Wind power in Central and Eastern Europe will become a significant source of electricity production by 2020 and Turkey’s wind power generation capacity will grow even faster – provided there is a stable legal framework in each country.
The European Wind Energy Association (EWEA) has just published a new report, ‘Eastern Winds’, analysing the emerging wind power markets in Central and Eastern European countries, plus Turkey, Ukraine and Russia.
“Wind energy in Central and Eastern Europe, including Turkey, will substantially reduce the fossil fuel dependency of the power sectors,” says Christian Kjaer, Chief Executive Officer at EWEA. “But some countries, such as the Czech Republic, Hungary and Bulgaria, are without stable renewable energy legislation, and investors and banks will withdraw unless governments put in place long-term renewable energy policies.”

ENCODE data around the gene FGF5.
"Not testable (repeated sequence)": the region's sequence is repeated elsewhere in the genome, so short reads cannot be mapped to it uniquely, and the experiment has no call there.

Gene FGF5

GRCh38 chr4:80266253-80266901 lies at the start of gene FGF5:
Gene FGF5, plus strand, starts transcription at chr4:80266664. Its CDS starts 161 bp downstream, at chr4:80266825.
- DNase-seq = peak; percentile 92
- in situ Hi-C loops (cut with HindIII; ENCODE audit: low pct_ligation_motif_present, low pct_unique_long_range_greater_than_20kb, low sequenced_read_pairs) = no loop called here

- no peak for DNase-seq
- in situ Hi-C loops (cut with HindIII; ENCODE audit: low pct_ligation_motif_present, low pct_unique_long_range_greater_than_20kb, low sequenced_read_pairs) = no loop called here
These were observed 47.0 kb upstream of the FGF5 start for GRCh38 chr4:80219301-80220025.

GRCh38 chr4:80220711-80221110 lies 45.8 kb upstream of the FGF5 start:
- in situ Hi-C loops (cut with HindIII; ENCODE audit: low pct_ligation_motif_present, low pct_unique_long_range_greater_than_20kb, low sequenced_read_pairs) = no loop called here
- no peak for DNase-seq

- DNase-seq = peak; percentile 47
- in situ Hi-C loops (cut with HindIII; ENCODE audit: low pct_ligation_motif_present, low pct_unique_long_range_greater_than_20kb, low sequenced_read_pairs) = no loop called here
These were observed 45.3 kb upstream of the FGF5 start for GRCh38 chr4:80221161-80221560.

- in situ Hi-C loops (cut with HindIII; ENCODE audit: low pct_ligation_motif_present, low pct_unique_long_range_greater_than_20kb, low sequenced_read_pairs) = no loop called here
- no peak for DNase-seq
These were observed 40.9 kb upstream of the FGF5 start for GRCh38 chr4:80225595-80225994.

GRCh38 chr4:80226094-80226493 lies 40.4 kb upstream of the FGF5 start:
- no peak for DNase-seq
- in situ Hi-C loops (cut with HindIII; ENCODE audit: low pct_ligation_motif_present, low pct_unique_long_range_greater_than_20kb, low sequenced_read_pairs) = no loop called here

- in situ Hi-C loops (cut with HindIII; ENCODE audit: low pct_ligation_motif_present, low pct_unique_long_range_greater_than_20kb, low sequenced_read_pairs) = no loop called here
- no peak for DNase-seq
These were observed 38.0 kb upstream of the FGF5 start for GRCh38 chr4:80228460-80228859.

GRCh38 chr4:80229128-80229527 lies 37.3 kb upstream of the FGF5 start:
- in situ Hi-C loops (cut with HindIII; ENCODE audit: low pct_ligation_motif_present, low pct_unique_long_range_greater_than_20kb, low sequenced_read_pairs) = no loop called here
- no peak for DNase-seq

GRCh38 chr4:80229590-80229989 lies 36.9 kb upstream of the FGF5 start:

Twelve newer EU Member States in Central and Eastern Europe plan to increase wind power capacity from the 6.4 gigawatts installed at end of 2012 to 16 gigawatts by 2020. This is equivalent to the electricity supply of 9 million households. Turkey wants to increase wind power capacity from its current 2.3 gigawatts to 20 gigawatts by 2023.
Poland and Romania almost doubled their annual installed wind power capacity in 2012. At the end of 2012, Poland had 2.5 gigawatts, Romania 1.9 gigawatts, and Bulgaria 0.7 gigawatts of wind power capacity installed.